Ten Point Test


Auto Trader Ten Point Test rating: 76%

This big boy first saw the light of day 25 years ago – and first hit the UK’s streets two years later.

Available as a long-wheel-base five door option or shorter three door model the Mitsubishi Shogun is worth a look for anyone considering a 4X4.

1. Looks 8/10

Striking. Given the fact the version we drove is not only called Shogun but Warrior it needs to have some presence, and it does in spades. Not least with the help of those 18” alloy wheels. With a quarter of a century of motoring under its belt the Shogun has iconic 4X4 looks second only to the pioneering trio of Land Rover, Range Rover and Jeep. If your eye roves admiringly towards the biggest set of wheels in the car park you’ll love the Shogun.

2. Looks inside 8/10

The Shogun’s chunky styling continues inside. As you’d expect the driving position is excellent, offering a superb view. Likewise the interior benefits from an uncluttered view, involving for the driver without being overwhelming, combining functionality with comfort in just the right ratio. This is a very easy car to get used to – even with the handbrake on the “wrong” side.

3. Practicality 10/10

The Shogun’s flexibility is a key strength. The long-wheel-base version we drove is intended as a five-seater and in that guise, comes with a reasonably generous boot. However, a third row can be flipped from the floor to transform it into a seven-seater or you can create an absolutely cavernous boot space by turning it into a two-seater.

4. Ride and Handling 6/10

You wouldn’t expect the handling on a 4X4 of this size to be razor-sharp, and it isn’t. Work within its limits and the Shogun handles OK but you won’t want to be throwing it at corners too vigorously. Motorway cruising at speed is comfortable but fairly noisy.

5. Performance 8/10

Need to make a quick getaway? Then look elsewhere. The Shogun needs 13.8 seconds to lumber its way to 62mph (100km/h) and can reach a top speed of 106mph. But then it does weigh more than three tons. The nine times Dakar Rally-winner does however compensate with enormous pulling power which casts it as the genuine article in a world of soft-roaders and cosmetic 4X4s.

6. Running Costs 5/10

People sometimes look a bit stern in 4X4s, maybe it’s just concern as to whether they are going to get to the next petrol station or not. On average you can only expect a measly 10.5 miles of motoring in return for each gallon of petrol. Just drive it in town and you’ll see that dip below nine miles per gallon. Ouch. Ownership from new comes with a three year unlimited mileage warranty plus three year Pan European Recovery Service. Service intervals are every 12 months or 9,000 miles. Owners from new should anticipate the Shogun losing the best part of a third of its value in the first year. A high insurance group adds another OUCH.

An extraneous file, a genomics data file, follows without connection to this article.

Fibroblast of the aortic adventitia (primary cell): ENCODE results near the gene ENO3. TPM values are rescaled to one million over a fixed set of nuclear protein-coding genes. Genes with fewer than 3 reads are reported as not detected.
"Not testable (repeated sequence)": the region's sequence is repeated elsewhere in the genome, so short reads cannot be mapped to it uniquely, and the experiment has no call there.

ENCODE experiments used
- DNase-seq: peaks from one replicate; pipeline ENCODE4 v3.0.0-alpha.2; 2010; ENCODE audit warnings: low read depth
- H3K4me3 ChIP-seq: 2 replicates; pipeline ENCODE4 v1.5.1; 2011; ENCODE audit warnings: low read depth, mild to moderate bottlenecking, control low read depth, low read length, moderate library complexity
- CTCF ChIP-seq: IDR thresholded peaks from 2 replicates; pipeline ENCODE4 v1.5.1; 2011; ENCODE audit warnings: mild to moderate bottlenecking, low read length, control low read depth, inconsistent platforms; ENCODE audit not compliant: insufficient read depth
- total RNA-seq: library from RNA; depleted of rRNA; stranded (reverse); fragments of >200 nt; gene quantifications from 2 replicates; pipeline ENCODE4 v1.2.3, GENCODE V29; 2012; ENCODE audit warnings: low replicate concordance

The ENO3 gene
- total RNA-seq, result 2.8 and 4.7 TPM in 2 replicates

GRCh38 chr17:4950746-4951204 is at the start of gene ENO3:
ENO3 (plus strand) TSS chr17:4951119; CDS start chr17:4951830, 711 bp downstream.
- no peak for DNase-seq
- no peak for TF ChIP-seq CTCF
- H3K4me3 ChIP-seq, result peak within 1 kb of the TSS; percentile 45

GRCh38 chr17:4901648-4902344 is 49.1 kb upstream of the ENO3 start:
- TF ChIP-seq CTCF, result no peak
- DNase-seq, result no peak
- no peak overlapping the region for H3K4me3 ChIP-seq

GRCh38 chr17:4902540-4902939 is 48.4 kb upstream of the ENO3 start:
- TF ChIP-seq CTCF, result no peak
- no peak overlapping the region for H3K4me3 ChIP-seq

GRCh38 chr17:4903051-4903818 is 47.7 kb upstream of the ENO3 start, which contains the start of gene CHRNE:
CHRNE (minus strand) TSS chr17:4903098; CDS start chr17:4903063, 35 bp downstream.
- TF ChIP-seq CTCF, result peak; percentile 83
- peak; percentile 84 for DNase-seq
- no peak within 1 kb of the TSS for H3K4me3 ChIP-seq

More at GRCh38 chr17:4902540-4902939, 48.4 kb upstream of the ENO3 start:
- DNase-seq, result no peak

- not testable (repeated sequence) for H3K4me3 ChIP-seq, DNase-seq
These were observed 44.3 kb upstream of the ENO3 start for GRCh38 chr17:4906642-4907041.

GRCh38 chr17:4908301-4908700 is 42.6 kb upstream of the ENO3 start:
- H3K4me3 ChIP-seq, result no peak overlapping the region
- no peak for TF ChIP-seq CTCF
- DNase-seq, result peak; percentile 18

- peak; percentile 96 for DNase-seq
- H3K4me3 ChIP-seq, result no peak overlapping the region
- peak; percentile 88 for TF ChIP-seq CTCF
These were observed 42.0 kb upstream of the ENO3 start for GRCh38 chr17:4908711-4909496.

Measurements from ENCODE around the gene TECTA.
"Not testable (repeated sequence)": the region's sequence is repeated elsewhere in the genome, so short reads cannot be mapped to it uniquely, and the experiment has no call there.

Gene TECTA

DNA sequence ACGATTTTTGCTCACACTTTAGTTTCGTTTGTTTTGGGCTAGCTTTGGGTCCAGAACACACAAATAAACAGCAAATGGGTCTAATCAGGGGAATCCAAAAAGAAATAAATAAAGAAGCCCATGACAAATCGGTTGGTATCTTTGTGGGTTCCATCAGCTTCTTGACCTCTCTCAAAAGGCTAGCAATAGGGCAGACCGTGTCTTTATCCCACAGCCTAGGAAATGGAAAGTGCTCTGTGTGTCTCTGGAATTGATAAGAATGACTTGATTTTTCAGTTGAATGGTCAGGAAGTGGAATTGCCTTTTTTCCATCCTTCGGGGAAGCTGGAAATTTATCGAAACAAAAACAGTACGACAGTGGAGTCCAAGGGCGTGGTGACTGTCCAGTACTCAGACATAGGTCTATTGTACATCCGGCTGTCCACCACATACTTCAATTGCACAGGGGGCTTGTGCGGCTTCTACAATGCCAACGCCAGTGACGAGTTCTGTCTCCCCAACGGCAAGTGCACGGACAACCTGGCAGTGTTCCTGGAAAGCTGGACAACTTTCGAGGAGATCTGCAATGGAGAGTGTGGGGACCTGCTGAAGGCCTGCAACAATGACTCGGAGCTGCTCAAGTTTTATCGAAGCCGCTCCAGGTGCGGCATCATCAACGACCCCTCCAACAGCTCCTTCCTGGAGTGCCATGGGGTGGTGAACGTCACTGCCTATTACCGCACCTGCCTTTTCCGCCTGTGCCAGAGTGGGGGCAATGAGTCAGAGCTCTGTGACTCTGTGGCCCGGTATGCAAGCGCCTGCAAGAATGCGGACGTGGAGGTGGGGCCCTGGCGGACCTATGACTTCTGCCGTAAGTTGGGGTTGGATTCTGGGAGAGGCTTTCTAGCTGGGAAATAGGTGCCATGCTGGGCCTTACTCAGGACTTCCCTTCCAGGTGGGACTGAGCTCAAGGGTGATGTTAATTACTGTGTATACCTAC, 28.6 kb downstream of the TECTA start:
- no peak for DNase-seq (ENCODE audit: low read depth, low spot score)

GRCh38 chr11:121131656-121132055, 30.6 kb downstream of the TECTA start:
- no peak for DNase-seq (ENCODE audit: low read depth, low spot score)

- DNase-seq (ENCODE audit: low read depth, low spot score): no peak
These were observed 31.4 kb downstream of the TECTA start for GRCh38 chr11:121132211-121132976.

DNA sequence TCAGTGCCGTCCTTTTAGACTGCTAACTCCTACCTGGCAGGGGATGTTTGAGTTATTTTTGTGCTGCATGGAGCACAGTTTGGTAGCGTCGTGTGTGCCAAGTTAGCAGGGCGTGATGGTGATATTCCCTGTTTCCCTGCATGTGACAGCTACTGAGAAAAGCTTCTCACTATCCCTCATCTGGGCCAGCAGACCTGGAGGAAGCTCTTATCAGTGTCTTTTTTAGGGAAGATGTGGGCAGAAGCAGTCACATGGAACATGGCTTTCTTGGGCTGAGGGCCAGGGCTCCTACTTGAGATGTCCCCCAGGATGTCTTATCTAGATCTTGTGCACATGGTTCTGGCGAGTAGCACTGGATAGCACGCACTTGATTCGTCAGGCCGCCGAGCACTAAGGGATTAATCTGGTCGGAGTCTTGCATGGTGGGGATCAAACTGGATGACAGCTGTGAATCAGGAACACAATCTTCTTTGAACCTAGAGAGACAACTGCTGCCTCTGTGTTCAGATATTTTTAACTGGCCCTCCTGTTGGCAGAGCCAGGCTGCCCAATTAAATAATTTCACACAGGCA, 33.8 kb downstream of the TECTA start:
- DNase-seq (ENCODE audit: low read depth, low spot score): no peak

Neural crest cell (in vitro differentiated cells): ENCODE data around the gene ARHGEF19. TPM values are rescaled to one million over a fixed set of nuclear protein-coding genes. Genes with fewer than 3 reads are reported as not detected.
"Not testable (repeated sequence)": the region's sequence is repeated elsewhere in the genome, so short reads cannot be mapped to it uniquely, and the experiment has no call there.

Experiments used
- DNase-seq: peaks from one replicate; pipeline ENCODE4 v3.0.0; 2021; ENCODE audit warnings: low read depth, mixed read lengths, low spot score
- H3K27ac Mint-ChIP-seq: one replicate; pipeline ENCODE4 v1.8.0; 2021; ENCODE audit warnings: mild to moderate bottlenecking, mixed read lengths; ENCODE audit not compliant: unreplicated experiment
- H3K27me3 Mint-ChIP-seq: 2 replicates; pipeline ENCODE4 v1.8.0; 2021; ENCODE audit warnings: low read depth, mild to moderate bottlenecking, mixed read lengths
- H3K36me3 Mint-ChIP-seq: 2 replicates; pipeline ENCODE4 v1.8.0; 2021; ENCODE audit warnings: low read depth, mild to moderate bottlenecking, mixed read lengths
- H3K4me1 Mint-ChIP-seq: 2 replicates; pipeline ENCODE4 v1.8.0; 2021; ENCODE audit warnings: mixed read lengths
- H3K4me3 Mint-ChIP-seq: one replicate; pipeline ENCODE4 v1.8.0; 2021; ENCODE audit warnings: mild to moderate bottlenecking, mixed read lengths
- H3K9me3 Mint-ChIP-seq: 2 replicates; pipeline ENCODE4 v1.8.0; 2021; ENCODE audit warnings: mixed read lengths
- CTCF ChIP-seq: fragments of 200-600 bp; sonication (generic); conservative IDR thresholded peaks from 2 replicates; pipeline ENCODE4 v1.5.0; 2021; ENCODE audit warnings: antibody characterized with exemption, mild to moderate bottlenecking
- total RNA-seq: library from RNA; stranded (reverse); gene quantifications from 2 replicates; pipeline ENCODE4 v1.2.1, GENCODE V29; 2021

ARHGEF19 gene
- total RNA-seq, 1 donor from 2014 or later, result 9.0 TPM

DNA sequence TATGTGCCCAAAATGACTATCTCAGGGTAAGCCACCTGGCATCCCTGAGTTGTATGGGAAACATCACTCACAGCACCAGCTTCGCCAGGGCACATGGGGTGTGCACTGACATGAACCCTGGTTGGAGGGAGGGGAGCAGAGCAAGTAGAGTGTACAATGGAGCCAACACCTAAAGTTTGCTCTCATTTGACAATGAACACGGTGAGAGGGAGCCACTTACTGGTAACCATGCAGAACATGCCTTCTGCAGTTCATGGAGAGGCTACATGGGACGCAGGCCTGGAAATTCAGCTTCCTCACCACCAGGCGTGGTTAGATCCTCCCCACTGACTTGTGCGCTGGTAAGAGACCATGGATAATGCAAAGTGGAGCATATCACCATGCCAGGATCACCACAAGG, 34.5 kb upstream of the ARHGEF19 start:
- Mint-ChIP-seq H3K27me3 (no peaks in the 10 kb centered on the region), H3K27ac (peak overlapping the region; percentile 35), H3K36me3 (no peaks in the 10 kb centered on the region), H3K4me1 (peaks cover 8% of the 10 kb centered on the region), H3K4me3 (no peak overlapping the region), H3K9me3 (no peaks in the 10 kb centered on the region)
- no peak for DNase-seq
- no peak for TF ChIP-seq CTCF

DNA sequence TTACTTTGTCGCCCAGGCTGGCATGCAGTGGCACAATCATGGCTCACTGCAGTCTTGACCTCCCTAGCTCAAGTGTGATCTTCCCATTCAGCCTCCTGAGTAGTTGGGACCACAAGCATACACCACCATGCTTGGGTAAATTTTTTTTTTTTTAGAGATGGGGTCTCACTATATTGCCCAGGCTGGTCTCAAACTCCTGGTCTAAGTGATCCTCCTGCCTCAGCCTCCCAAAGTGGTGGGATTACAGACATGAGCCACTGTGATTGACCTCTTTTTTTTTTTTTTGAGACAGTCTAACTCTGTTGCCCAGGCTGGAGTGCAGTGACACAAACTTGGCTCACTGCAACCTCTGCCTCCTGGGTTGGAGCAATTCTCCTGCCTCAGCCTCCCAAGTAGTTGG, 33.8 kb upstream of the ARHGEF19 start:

7. Reliability 8/10

This is a proper off-roader and its reliability reflects this. Owners also benefit from the fact Mitsubishi have had a quarter of a century to perfect the Shogun.

8. Safety 6/10

Driver and front passenger get front and side airbags and it’s seatbelts for everyone else. Illuminated steps should reduce the chance of driver or passengers taking a tumble when getting in or out of the car. The Shogun’s body features “impact-absorbing crushable zones” for your protection too.

9. Equipment 8/10

Our (very nearly) top of the range model featured plenty of value including leather seats, air conditioning, cruise control, 10 CD auto-changer, 18-inch alloys, a third row of foldaway seats and of course, that impressive 4X4 capability.

10. X-Factor 9/10

It’s certainly got the bling factor but more memorable than that is its 4X4 prowess. You don’t win desert rallys for nothing and if you can actually get some off-road use out of your Shogun it’ll make you feel a whole lot better about the vehicle’s shortcomings on the tarmac.

Key facts

Model tested: Mitsubishi Shogun LWB 3.2 DI-D Warrior Auto
On the road price: £31,044
Price range: £25,794-£32,044
Tested: October 2006
Road tester: Adrian Higgins

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